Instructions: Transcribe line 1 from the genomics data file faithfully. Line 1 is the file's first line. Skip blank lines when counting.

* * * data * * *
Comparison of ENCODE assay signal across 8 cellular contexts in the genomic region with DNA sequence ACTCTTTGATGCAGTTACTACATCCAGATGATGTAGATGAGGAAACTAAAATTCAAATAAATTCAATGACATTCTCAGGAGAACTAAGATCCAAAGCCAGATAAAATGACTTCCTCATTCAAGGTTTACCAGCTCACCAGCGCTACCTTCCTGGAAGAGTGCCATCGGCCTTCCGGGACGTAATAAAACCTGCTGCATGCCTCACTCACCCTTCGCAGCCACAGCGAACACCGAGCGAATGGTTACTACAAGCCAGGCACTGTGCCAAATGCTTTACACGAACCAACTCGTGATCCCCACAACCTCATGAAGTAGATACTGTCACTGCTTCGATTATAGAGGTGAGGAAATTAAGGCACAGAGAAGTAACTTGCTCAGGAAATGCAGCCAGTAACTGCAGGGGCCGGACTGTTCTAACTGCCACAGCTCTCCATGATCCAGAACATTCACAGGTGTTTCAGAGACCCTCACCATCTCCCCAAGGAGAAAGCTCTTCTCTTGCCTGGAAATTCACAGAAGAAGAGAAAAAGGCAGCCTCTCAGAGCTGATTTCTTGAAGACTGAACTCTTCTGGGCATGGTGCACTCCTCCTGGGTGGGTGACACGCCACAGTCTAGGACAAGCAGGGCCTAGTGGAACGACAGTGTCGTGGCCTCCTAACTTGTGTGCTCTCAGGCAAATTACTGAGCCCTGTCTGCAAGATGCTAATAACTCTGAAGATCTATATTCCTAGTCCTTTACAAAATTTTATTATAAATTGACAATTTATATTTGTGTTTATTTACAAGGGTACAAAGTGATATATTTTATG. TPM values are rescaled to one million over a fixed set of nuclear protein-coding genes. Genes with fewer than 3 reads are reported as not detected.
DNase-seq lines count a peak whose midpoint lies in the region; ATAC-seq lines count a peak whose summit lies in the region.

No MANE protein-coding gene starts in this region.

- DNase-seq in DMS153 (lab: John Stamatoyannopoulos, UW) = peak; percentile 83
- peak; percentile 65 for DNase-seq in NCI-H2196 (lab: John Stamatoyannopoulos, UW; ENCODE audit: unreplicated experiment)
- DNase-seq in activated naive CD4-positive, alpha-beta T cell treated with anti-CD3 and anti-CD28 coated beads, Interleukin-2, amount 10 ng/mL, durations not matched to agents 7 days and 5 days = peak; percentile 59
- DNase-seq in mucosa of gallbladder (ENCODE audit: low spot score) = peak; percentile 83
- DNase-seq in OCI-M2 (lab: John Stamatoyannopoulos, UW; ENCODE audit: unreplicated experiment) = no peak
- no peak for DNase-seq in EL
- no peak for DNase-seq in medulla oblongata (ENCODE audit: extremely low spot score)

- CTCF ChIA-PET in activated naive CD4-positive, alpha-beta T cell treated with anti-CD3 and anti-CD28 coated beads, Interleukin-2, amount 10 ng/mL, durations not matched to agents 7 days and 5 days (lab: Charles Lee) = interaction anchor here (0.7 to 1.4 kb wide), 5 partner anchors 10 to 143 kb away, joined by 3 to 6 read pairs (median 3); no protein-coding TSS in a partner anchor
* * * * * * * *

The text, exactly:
Comparison of ENCODE assay signal across 8 cellular contexts in the genomic region with DNA sequence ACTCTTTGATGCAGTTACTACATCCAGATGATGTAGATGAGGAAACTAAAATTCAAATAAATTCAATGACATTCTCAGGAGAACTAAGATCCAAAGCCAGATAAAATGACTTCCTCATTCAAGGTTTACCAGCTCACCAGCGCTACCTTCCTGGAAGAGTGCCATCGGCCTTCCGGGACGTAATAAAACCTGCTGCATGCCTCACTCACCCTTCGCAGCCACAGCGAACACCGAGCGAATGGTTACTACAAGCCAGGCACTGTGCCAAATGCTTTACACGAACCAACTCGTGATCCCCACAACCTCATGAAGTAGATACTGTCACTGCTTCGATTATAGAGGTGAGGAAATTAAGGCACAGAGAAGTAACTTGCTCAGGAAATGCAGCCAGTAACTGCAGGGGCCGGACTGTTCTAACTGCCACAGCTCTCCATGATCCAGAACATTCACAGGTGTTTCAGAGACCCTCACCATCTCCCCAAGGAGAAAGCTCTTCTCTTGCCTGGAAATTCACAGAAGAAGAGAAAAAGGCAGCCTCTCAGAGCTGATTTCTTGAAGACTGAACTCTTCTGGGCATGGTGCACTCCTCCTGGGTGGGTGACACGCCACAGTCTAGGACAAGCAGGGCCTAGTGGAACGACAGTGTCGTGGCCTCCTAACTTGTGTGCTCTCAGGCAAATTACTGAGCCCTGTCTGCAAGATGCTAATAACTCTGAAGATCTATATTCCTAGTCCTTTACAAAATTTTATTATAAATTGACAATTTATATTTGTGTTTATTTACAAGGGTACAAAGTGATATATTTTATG. TPM values are rescaled to one million over a fixed set of nuclear protein-coding genes. Genes with fewer than 3 reads are reported as not detected.